While some grand Gothic buildings can take years and years to build (in some cases hundreds - we’re looking at you, Sagrada Familia), the stunning Sainte-Chapelle was completed in a swift 7 years in the 13th Century.
Built inside the Palais de la Cité (where the French kings lived until the 14th Century), it was commissioned by King Louis IX so he would have somewhere to house all of his religious relics. After seeing the building, you’d be excused for thinking it’s a bit extra for what was ultimately intended as a trinket box. It’s now a museum and makes for a beautiful day trip, with its 1113 stained glass windows, depicting the history of the world up until the building’s completion.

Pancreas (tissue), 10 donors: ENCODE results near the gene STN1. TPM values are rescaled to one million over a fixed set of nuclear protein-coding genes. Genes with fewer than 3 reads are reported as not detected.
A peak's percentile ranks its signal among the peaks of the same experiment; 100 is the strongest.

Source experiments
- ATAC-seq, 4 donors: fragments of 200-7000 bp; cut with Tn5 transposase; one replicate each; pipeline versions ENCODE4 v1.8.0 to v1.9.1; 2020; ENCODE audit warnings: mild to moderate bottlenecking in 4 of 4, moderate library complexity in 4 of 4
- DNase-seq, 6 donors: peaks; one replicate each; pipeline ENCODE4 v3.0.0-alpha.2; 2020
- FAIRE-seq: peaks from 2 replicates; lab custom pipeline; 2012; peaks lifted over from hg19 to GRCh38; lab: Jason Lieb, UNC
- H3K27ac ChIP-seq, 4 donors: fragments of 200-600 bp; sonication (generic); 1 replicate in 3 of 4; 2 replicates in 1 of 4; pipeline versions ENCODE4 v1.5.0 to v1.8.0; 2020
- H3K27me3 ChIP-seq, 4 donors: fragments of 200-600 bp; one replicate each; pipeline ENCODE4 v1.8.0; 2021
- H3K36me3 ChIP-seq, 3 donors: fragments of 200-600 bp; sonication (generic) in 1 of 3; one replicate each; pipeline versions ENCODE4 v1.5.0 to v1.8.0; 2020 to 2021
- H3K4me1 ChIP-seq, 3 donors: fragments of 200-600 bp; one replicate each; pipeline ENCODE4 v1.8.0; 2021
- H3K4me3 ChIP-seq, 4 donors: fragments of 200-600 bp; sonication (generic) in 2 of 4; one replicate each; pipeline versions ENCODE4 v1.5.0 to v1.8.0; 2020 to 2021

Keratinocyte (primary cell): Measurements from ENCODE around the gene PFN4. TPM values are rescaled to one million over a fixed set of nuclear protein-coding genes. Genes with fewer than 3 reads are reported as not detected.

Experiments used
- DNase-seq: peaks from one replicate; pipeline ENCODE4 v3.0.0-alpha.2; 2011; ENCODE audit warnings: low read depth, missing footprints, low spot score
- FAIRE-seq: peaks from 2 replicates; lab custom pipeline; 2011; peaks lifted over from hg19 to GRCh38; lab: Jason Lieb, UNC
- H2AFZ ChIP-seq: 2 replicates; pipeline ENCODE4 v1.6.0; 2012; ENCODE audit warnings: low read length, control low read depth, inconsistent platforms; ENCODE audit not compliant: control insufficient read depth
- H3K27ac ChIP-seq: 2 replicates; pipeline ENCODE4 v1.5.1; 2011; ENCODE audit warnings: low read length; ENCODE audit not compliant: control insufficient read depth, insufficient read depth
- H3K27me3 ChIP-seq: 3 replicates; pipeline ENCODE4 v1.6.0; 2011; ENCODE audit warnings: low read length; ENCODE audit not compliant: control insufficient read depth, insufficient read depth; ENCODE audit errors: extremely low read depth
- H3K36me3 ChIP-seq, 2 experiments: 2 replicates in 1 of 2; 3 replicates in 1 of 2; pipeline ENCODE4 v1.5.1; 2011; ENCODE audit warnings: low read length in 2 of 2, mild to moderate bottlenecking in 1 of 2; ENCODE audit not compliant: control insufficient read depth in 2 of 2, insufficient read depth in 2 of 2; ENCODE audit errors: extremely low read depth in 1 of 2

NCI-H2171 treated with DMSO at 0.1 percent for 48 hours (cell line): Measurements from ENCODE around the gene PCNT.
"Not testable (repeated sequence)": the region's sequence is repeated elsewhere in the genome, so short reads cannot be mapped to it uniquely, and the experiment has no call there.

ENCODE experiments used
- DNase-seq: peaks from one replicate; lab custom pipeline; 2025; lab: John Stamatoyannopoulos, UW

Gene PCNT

The holy relics housed in the Sainte-Chapelle actually cost more than the construction of the building itself. These include the Holy Crown (the crown of thorns thought to be worn by Jesus) and a piece of the True Cross (thought to be wood from the cross from Jesus’ crucifixion). The Holy Crown has since been moved a couple of times, including after the Notre Dame fire in 2019, and is now housed in the Louvre Museum.